Global characteristics of GRBs observed with INTEGRAL and the inferred large population of low-luminosity GRBs *,**
UCD School of Physics, University College Dublin, Dublin 4, Ireland e-mail: email@example.com
2 Max-Planck-Institut für extraterrestrische Physik, 85748 Garching, Germany
Accepted: 4 March 2008
Context. INTEGRAL has two sensitive gamma-ray instruments that have detected and localised 47 gamma-ray bursts (GRBs) from its launch in October 2002 up to July 2007.
Aims. We present the spectral, spatial, and temporal properties of the bursts in the INTEGRAL GRB catalogue using data from the imager, IBIS, and spectrometer, SPI.
Methods. Spectral properties of the GRBs are determined using power-law and, where appropriate, Band model and quasithermal model fits to the prompt emission. Spectral lags, i.e. the time delay in the arrival of low-energy γ-rays with respect to high-energy γ-rays, are measured for 31 of the GRBs.
Results. The photon index distribution of power-law fits to the prompt emission spectra is presented and is consistent with that obtained by Swift. The peak flux distribution shows that INTEGRAL detects proportionally more weak GRBs than Swift because of its higher sensitivity in a smaller field of view. The all-sky rate of GRBs above ~ is ~ in the fully coded field of view of IBIS. Two groups are identified in the spectral lag distribution of INTEGRAL GRBs, one with short lags < (between 25-50 keV and 50-300 keV) and one with long lags >. Most of the long-lag GRBs are inferred to have low redshifts because of their long spectral lags, their tendency to have low peak energies, and their faint optical and X-ray afterglows. They are mainly observed in the direction of the supergalactic plane with a quadrupole moment of ± 0.090 and hence reflect the local large-scale structure of the Universe.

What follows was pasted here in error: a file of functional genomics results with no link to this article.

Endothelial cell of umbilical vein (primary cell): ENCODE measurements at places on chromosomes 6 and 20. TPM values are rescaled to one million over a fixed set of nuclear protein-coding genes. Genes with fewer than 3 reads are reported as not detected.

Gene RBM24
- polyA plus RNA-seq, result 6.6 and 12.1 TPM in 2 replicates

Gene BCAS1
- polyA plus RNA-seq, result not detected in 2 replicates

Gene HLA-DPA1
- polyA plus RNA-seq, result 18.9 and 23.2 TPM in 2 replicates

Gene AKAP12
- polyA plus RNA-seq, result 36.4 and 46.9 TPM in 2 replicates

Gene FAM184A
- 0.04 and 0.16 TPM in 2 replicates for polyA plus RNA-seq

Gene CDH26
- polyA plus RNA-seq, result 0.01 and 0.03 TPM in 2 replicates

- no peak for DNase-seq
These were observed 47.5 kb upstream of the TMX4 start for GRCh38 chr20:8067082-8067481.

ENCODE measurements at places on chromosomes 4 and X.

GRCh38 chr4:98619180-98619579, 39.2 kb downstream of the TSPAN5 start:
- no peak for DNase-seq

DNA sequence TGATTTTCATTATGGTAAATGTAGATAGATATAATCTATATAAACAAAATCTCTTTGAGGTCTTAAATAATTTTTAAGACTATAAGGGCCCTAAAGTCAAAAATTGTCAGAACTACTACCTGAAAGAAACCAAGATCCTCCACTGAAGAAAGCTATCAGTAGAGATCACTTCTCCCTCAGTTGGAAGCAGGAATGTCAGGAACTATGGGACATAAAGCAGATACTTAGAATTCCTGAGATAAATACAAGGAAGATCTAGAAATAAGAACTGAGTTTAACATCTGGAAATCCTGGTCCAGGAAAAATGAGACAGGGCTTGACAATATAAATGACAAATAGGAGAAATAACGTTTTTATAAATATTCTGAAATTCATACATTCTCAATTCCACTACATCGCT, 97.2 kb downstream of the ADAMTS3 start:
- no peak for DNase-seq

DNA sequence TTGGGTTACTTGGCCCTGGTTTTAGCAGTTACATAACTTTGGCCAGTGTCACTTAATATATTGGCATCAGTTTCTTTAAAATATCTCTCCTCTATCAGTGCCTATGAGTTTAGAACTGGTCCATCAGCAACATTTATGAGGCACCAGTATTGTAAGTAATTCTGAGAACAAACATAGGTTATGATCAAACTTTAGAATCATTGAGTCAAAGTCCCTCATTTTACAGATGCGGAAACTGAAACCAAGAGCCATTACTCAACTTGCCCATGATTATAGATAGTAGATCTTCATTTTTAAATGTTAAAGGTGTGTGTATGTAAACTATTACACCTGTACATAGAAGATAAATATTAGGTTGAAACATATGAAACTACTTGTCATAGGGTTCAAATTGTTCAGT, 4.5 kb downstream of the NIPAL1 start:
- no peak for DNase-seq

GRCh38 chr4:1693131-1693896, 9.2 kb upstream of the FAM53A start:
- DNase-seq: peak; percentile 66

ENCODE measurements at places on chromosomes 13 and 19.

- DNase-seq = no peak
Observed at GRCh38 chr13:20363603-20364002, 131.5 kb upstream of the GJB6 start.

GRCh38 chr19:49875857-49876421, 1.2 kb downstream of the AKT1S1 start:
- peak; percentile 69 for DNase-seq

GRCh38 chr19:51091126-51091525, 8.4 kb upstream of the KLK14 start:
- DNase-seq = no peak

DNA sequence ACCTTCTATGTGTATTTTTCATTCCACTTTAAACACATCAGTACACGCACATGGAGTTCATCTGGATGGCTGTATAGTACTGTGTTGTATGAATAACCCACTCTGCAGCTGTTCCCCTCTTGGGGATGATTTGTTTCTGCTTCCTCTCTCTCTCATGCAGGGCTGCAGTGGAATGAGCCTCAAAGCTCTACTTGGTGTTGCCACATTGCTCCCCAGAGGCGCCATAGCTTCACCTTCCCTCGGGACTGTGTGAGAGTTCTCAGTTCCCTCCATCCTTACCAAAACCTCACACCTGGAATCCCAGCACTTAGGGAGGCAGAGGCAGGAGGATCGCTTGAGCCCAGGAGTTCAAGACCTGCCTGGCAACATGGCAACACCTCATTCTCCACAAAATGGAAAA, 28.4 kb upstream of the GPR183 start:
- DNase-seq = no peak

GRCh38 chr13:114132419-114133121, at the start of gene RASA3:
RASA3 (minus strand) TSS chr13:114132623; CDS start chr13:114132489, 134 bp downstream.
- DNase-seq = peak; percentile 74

Conclusions. The spectral, spatial, and temporal properties of the 47 GRBs in the INTEGRAL catalogue are presented and compared with the results from other missions. The rate of long-lag GRBs with inferred low luminosity is ~25% of type Ib/c supernovae. Some of these bursts could be produced by the collapse of a massive star without a supernova. Alternatively, they could result from a different progenitor, such as the merger of two white dwarfs or a white dwarf with a neutron star or black hole, possibly in the cluster environment without a host galaxy.
Key words: gamma rays: bursts / gamma rays: observations
Based on observations with INTEGRAL, an ESA project with instruments and science data centre funded by ESA member states (especially the PI countries: Denmark, France, Germany, Italy, Switzerland, Spain), Czech Republic and Poland, and with the participation of Russia and the USA.
© ESO, 2008